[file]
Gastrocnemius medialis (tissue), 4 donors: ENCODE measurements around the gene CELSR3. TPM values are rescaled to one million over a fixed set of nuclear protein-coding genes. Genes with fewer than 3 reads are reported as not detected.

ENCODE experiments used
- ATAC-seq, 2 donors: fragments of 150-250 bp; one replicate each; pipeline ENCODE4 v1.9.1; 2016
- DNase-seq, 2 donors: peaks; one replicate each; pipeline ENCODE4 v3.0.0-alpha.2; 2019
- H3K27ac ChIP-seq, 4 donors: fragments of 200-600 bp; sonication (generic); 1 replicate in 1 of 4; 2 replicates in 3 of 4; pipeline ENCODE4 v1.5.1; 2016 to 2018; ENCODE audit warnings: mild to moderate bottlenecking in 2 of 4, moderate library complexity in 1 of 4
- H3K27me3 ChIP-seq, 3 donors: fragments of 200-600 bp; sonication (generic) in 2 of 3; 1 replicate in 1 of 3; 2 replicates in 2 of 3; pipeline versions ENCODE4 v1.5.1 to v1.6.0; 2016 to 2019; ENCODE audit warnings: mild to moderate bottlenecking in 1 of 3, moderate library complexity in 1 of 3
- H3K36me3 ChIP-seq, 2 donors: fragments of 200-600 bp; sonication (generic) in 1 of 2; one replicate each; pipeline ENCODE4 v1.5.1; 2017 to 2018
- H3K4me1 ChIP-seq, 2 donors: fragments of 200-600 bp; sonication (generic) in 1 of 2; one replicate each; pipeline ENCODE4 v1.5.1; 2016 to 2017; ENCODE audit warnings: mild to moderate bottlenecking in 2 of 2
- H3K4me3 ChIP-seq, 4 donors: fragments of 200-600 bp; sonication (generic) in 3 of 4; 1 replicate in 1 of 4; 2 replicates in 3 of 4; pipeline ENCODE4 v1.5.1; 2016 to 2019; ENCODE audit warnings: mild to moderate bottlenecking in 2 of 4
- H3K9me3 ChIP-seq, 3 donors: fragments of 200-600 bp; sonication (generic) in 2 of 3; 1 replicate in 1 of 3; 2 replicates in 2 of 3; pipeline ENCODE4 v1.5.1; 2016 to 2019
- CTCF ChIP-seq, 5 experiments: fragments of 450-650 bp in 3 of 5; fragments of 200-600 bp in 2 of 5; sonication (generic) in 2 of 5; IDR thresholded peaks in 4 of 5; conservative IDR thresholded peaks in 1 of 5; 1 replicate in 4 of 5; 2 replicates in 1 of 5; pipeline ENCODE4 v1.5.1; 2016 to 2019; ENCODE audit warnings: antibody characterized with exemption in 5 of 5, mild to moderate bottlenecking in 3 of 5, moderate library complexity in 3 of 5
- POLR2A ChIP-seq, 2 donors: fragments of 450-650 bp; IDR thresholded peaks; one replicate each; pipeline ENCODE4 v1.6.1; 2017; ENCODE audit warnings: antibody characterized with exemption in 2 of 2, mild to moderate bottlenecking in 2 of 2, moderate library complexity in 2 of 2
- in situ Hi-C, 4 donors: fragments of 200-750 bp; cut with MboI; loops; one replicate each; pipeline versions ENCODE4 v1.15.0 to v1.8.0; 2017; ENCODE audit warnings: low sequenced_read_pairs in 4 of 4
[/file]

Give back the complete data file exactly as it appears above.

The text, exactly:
Gastrocnemius medialis (tissue), 4 donors: ENCODE measurements around the gene CELSR3. TPM values are rescaled to one million over a fixed set of nuclear protein-coding genes. Genes with fewer than 3 reads are reported as not detected.

ENCODE experiments used
- ATAC-seq, 2 donors: fragments of 150-250 bp; one replicate each; pipeline ENCODE4 v1.9.1; 2016
- DNase-seq, 2 donors: peaks; one replicate each; pipeline ENCODE4 v3.0.0-alpha.2; 2019
- H3K27ac ChIP-seq, 4 donors: fragments of 200-600 bp; sonication (generic); 1 replicate in 1 of 4; 2 replicates in 3 of 4; pipeline ENCODE4 v1.5.1; 2016 to 2018; ENCODE audit warnings: mild to moderate bottlenecking in 2 of 4, moderate library complexity in 1 of 4
- H3K27me3 ChIP-seq, 3 donors: fragments of 200-600 bp; sonication (generic) in 2 of 3; 1 replicate in 1 of 3; 2 replicates in 2 of 3; pipeline versions ENCODE4 v1.5.1 to v1.6.0; 2016 to 2019; ENCODE audit warnings: mild to moderate bottlenecking in 1 of 3, moderate library complexity in 1 of 3
- H3K36me3 ChIP-seq, 2 donors: fragments of 200-600 bp; sonication (generic) in 1 of 2; one replicate each; pipeline ENCODE4 v1.5.1; 2017 to 2018
- H3K4me1 ChIP-seq, 2 donors: fragments of 200-600 bp; sonication (generic) in 1 of 2; one replicate each; pipeline ENCODE4 v1.5.1; 2016 to 2017; ENCODE audit warnings: mild to moderate bottlenecking in 2 of 2
- H3K4me3 ChIP-seq, 4 donors: fragments of 200-600 bp; sonication (generic) in 3 of 4; 1 replicate in 1 of 4; 2 replicates in 3 of 4; pipeline ENCODE4 v1.5.1; 2016 to 2019; ENCODE audit warnings: mild to moderate bottlenecking in 2 of 4
- H3K9me3 ChIP-seq, 3 donors: fragments of 200-600 bp; sonication (generic) in 2 of 3; 1 replicate in 1 of 3; 2 replicates in 2 of 3; pipeline ENCODE4 v1.5.1; 2016 to 2019
- CTCF ChIP-seq, 5 experiments: fragments of 450-650 bp in 3 of 5; fragments of 200-600 bp in 2 of 5; sonication (generic) in 2 of 5; IDR thresholded peaks in 4 of 5; conservative IDR thresholded peaks in 1 of 5; 1 replicate in 4 of 5; 2 replicates in 1 of 5; pipeline ENCODE4 v1.5.1; 2016 to 2019; ENCODE audit warnings: antibody characterized with exemption in 5 of 5, mild to moderate bottlenecking in 3 of 5, moderate library complexity in 3 of 5
- POLR2A ChIP-seq, 2 donors: fragments of 450-650 bp; IDR thresholded peaks; one replicate each; pipeline ENCODE4 v1.6.1; 2017; ENCODE audit warnings: antibody characterized with exemption in 2 of 2, mild to moderate bottlenecking in 2 of 2, moderate library complexity in 2 of 2
- in situ Hi-C, 4 donors: fragments of 200-750 bp; cut with MboI; loops; one replicate each; pipeline versions ENCODE4 v1.15.0 to v1.8.0; 2017; ENCODE audit warnings: low sequenced_read_pairs in 4 of 4